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Oil Inventories Fall, But OPEC’s Problems Persist

Friday July 14, 2016

In the latest edition of the Numbers Report, we’ll take a look at some of the most interesting figures put out this week in the energy sector. Each week we’ll dig into some data and provide a bit of explanation on what drives the numbers.

Let’s take a look.

1. Oil inventories decline counter-seasonally

(Click to enlarge)

- As Bloomberg Gadfly points out, the U.S. posted a highly unusual drawdown in crude inventories in the March through June period, with exceptional declines in June.
- The declines rescued oil prices from cratering below $40 per barrel, a rout that began after disappointment of OPEC’s May meeting.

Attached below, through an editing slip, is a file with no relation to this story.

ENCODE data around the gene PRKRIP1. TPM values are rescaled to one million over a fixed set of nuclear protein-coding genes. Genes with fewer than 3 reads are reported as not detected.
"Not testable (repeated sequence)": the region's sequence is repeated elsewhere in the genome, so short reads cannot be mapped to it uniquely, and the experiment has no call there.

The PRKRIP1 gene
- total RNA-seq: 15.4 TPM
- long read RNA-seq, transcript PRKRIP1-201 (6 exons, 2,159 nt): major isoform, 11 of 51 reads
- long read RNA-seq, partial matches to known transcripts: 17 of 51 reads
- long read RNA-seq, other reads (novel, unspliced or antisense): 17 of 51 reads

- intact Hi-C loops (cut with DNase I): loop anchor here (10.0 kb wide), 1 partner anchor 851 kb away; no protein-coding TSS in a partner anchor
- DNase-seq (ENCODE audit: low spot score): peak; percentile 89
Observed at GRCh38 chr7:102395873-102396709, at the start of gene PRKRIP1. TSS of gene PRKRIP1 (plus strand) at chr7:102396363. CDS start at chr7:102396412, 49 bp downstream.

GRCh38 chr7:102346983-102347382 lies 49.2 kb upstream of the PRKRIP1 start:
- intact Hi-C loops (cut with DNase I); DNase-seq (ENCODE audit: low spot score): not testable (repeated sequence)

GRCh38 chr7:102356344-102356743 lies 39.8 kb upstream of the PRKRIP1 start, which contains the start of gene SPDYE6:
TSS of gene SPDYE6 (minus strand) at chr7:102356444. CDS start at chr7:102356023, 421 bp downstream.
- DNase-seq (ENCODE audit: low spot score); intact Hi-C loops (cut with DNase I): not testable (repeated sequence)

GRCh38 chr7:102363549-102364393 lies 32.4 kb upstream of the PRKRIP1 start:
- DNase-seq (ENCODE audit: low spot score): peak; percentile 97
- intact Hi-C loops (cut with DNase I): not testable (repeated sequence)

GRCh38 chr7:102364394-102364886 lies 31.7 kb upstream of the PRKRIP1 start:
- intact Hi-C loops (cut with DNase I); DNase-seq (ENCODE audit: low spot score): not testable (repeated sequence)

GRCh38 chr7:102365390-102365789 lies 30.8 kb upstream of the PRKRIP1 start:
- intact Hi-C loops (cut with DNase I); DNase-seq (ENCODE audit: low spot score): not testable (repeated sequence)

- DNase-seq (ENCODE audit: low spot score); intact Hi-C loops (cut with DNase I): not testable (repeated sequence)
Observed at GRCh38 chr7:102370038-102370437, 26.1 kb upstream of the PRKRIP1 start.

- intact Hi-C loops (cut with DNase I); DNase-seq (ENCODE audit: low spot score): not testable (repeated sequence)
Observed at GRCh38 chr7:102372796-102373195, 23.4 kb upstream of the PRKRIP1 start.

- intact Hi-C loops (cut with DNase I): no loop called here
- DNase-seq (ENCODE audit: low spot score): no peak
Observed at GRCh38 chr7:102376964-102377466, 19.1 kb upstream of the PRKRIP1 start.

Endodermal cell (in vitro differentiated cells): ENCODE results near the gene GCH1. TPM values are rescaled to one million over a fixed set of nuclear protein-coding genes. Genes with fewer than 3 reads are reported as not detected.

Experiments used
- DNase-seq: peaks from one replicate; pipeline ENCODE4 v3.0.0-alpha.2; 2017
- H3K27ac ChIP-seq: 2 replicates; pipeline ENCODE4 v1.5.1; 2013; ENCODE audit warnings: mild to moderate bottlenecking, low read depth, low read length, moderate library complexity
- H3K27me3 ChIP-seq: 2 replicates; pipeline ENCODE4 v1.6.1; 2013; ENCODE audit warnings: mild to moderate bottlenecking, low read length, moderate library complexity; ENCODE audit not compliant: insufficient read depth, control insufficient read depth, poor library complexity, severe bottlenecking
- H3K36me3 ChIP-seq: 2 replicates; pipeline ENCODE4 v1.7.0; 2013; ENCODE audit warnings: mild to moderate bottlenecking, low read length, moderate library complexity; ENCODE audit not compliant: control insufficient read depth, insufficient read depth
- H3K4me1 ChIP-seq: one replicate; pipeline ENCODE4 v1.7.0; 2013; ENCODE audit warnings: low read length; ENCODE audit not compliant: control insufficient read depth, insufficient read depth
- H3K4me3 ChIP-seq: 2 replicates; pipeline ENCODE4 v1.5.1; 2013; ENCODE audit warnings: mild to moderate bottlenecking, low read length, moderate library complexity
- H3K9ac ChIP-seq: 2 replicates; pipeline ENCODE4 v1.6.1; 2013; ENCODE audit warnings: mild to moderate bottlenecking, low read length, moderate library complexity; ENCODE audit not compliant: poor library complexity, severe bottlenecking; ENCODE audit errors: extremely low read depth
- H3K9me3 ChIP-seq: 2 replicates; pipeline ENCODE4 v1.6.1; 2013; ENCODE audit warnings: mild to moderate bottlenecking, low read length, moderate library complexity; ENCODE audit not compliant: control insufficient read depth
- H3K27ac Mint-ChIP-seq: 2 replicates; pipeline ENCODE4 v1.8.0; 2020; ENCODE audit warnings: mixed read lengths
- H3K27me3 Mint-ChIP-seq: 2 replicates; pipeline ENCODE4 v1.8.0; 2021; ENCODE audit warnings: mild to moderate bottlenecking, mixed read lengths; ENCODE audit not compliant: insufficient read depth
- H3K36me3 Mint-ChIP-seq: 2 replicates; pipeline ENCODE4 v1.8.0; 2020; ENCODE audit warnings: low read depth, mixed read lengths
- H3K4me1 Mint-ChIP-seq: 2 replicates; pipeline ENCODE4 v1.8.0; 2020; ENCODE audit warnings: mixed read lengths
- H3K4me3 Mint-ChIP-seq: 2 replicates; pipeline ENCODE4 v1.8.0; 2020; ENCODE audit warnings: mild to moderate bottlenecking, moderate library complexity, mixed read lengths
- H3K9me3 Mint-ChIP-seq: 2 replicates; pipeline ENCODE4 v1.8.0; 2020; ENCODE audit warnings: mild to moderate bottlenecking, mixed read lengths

- But inventories are still high and follow a strong build in the first quarter. Also, as Goldman Sachs said in a recent note, the drawdowns are still early.
- Moreover, a lot of the oil has been exported, as U.S. oil exports surge to record highs. As a result, the drawdowns are not clearly a sign of a tightening market, as the crude could simply end up exacerbating supply problems elsewhere.
- Bloomberg Gadly notes: “The U.S. exported 149 million more barrels of crude and refined products in the four months through June than it did in the same period of 2016. Had those barrels not been exported, U.S. inventories would have risen by another 129 million barrels.”

2. Oil inventories coming down…slowly

(Click to enlarge)

-…

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